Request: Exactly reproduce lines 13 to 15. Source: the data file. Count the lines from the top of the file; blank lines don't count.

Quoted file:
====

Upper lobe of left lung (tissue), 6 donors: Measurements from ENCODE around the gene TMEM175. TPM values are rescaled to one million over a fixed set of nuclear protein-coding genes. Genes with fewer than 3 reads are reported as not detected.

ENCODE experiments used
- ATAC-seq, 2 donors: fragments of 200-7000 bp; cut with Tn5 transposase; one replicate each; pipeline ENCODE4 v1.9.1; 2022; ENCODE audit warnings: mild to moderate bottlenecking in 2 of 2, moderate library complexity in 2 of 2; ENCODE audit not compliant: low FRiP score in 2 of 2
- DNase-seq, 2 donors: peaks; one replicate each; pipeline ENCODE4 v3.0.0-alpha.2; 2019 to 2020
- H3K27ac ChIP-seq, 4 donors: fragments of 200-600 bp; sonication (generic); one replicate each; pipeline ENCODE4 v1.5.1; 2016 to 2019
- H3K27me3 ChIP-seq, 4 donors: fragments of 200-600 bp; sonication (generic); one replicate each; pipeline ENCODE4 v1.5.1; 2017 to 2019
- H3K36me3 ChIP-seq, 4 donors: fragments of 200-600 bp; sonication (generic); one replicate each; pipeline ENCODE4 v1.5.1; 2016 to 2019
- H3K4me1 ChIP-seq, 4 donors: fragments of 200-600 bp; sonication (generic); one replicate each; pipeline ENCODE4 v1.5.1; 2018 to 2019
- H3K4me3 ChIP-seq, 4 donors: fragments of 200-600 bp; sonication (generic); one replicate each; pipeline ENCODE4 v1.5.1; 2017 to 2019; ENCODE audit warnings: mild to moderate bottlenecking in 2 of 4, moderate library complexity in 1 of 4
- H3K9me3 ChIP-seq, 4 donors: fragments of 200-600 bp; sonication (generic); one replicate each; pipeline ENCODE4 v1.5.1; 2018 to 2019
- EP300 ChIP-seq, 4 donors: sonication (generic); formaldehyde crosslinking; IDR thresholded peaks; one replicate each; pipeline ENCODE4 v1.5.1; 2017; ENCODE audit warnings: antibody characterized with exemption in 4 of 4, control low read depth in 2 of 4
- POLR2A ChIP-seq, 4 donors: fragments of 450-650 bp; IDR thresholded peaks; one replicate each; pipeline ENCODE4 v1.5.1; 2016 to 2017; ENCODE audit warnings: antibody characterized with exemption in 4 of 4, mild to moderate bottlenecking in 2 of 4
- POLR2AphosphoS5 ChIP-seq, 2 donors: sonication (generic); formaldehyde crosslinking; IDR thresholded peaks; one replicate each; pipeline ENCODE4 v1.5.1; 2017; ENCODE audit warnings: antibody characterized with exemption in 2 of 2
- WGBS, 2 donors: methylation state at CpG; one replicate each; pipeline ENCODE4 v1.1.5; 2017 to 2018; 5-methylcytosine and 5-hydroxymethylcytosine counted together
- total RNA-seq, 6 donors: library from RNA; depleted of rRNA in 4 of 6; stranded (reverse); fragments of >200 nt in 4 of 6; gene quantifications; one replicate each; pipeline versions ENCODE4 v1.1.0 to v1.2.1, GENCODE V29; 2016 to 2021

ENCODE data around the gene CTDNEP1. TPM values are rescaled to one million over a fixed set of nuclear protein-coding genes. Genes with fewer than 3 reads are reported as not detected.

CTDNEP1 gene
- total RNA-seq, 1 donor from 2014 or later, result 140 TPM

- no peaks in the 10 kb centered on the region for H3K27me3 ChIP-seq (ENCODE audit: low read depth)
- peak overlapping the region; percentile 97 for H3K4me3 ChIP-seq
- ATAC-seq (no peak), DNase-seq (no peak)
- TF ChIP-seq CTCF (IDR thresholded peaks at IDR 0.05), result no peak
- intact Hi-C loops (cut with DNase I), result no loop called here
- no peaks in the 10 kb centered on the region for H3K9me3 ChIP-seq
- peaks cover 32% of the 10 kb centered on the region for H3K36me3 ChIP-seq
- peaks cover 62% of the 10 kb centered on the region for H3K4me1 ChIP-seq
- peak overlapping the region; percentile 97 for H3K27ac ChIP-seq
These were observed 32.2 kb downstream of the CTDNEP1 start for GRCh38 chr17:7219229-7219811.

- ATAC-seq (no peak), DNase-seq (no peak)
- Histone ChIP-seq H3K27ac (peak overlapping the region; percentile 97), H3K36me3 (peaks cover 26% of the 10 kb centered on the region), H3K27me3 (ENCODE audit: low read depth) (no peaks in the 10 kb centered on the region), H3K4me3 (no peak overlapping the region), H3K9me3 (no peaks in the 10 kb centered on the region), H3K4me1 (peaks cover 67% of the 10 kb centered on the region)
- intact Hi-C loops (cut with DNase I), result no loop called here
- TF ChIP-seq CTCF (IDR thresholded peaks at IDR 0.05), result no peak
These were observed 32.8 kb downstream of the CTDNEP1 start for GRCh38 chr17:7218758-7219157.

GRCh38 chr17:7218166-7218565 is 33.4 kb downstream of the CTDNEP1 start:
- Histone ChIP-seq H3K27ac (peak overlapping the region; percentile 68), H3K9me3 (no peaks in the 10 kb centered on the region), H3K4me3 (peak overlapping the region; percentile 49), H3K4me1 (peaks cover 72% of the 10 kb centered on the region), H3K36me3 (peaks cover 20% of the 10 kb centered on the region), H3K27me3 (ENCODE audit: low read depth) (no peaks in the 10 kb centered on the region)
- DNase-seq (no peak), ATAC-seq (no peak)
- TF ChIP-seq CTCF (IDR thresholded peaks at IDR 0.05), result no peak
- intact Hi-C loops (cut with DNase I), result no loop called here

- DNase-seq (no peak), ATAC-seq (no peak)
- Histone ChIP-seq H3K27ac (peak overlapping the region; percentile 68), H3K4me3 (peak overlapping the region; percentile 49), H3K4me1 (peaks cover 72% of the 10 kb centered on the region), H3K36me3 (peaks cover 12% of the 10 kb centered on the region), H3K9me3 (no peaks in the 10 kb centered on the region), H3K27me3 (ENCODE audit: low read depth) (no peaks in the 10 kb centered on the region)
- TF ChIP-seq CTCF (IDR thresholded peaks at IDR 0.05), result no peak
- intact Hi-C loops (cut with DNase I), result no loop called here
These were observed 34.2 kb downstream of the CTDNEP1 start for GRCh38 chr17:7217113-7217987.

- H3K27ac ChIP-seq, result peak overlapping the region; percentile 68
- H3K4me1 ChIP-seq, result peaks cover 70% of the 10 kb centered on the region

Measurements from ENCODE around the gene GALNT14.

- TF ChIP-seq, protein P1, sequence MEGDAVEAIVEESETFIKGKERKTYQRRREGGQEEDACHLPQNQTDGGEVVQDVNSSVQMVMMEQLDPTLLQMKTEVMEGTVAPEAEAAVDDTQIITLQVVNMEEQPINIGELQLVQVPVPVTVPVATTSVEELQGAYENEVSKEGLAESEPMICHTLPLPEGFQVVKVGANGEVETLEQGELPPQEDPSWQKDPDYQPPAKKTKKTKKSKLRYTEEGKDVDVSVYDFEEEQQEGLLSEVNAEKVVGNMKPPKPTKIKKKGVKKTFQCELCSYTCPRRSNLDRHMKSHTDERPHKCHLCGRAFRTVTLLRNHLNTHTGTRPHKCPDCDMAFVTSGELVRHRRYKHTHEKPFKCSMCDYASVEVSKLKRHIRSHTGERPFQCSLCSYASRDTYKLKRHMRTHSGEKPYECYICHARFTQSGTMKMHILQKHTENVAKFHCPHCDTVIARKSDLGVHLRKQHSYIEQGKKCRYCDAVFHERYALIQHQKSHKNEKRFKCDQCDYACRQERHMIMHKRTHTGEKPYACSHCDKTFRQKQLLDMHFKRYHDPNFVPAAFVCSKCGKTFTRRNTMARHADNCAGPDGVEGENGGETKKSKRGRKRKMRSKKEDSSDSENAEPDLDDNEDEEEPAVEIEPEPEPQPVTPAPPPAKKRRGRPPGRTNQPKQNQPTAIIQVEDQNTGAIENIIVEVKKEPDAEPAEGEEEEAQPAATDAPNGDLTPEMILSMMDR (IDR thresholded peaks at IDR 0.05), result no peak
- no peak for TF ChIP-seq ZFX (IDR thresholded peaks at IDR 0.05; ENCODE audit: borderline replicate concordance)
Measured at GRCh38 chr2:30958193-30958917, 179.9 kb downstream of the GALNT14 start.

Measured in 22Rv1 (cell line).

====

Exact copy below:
- POLR2AphosphoS5 ChIP-seq, 2 donors: sonication (generic); formaldehyde crosslinking; IDR thresholded peaks; one replicate each; pipeline ENCODE4 v1.5.1; 2017; ENCODE audit warnings: antibody characterized with exemption in 2 of 2
- WGBS, 2 donors: methylation state at CpG; one replicate each; pipeline ENCODE4 v1.1.5; 2017 to 2018; 5-methylcytosine and 5-hydroxymethylcytosine counted together
- total RNA-seq, 6 donors: library from RNA; depleted of rRNA in 4 of 6; stranded (reverse); fragments of >200 nt in 4 of 6; gene quantifications; one replicate each; pipeline versions ENCODE4 v1.1.0 to v1.2.1, GENCODE V29; 2016 to 2021